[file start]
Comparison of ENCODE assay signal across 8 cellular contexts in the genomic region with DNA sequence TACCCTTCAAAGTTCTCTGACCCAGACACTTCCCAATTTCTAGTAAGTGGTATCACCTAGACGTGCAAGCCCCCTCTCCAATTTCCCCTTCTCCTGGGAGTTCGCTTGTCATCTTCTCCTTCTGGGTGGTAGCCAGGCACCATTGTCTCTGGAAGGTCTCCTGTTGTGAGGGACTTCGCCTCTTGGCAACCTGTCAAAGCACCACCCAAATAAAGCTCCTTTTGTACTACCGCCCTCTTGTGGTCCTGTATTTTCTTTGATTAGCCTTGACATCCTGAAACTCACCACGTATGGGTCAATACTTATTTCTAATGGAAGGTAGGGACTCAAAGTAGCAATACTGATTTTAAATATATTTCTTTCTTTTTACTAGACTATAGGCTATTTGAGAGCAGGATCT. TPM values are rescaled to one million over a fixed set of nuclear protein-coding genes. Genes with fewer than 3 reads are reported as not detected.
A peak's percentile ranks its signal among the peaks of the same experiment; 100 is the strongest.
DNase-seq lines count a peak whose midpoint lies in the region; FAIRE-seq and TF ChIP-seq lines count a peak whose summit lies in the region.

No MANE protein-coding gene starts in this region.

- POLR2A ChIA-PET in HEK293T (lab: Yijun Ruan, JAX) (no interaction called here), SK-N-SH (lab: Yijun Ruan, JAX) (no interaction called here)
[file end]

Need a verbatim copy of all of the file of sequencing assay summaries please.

Comparison of ENCODE assay signal across 8 cellular contexts in the genomic region with DNA sequence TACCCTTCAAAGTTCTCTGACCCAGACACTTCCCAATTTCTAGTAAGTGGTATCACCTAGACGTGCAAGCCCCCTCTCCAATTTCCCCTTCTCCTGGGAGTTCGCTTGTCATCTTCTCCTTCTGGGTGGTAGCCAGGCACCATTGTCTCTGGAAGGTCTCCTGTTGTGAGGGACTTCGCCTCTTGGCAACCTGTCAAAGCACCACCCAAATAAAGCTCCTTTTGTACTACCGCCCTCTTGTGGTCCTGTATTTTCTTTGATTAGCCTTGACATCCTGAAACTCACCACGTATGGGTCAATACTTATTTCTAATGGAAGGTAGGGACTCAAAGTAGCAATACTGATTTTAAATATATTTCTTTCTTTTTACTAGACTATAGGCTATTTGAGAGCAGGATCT. TPM values are rescaled to one million over a fixed set of nuclear protein-coding genes. Genes with fewer than 3 reads are reported as not detected.
A peak's percentile ranks its signal among the peaks of the same experiment; 100 is the strongest.
DNase-seq lines count a peak whose midpoint lies in the region; FAIRE-seq and TF ChIP-seq lines count a peak whose summit lies in the region.

No MANE protein-coding gene starts in this region.

- POLR2A ChIA-PET in HEK293T (lab: Yijun Ruan, JAX) (no interaction called here), SK-N-SH (lab: Yijun Ruan, JAX) (no interaction called here)